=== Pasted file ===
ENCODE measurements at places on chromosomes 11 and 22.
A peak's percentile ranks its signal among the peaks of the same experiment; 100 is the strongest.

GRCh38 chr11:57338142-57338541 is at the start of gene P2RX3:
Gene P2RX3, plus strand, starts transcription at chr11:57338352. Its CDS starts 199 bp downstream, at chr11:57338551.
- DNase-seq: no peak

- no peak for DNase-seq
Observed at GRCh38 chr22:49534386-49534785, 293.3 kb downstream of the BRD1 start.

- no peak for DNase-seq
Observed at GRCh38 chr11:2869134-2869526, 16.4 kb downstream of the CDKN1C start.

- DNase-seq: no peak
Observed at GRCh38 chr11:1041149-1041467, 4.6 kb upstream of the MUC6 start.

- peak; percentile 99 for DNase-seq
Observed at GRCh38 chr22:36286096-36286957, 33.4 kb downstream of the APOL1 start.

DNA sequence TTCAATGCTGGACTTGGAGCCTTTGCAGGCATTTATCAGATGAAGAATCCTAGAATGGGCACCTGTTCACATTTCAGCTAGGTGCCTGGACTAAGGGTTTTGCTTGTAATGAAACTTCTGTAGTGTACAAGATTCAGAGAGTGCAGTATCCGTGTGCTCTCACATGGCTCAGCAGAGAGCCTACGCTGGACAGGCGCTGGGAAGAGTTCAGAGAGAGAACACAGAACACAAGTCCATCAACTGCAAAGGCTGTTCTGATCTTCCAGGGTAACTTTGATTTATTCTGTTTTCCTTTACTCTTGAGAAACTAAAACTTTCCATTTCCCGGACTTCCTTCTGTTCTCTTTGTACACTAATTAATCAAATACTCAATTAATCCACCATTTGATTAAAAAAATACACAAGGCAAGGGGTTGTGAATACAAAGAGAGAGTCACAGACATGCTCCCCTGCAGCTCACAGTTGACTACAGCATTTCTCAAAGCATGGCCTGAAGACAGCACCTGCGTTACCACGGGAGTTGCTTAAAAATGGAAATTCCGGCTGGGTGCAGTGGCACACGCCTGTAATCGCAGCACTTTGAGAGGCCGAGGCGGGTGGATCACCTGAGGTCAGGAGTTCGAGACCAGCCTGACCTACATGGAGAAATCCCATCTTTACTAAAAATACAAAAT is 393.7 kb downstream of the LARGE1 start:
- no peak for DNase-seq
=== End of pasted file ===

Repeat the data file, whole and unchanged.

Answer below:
ENCODE measurements at places on chromosomes 11 and 22.
A peak's percentile ranks its signal among the peaks of the same experiment; 100 is the strongest.

GRCh38 chr11:57338142-57338541 is at the start of gene P2RX3:
Gene P2RX3, plus strand, starts transcription at chr11:57338352. Its CDS starts 199 bp downstream, at chr11:57338551.
- DNase-seq: no peak

- no peak for DNase-seq
Observed at GRCh38 chr22:49534386-49534785, 293.3 kb downstream of the BRD1 start.

- no peak for DNase-seq
Observed at GRCh38 chr11:2869134-2869526, 16.4 kb downstream of the CDKN1C start.

- DNase-seq: no peak
Observed at GRCh38 chr11:1041149-1041467, 4.6 kb upstream of the MUC6 start.

- peak; percentile 99 for DNase-seq
Observed at GRCh38 chr22:36286096-36286957, 33.4 kb downstream of the APOL1 start.

DNA sequence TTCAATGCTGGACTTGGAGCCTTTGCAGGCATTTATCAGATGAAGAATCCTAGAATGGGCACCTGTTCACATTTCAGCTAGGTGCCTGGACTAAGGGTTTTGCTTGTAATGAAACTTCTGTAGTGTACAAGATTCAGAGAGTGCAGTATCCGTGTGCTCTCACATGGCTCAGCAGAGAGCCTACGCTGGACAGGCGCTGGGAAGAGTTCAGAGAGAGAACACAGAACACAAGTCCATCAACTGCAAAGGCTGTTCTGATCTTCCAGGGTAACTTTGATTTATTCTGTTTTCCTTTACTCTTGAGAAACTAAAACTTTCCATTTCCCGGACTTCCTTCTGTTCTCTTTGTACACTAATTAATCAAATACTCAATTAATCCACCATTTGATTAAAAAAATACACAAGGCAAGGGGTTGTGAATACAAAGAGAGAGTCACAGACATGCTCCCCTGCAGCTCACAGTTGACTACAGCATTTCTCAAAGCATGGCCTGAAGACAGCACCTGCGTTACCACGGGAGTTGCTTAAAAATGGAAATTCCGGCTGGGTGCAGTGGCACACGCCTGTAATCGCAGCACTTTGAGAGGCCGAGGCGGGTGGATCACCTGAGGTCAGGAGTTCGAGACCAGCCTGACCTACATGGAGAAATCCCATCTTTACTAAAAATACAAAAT is 393.7 kb downstream of the LARGE1 start:
- no peak for DNase-seq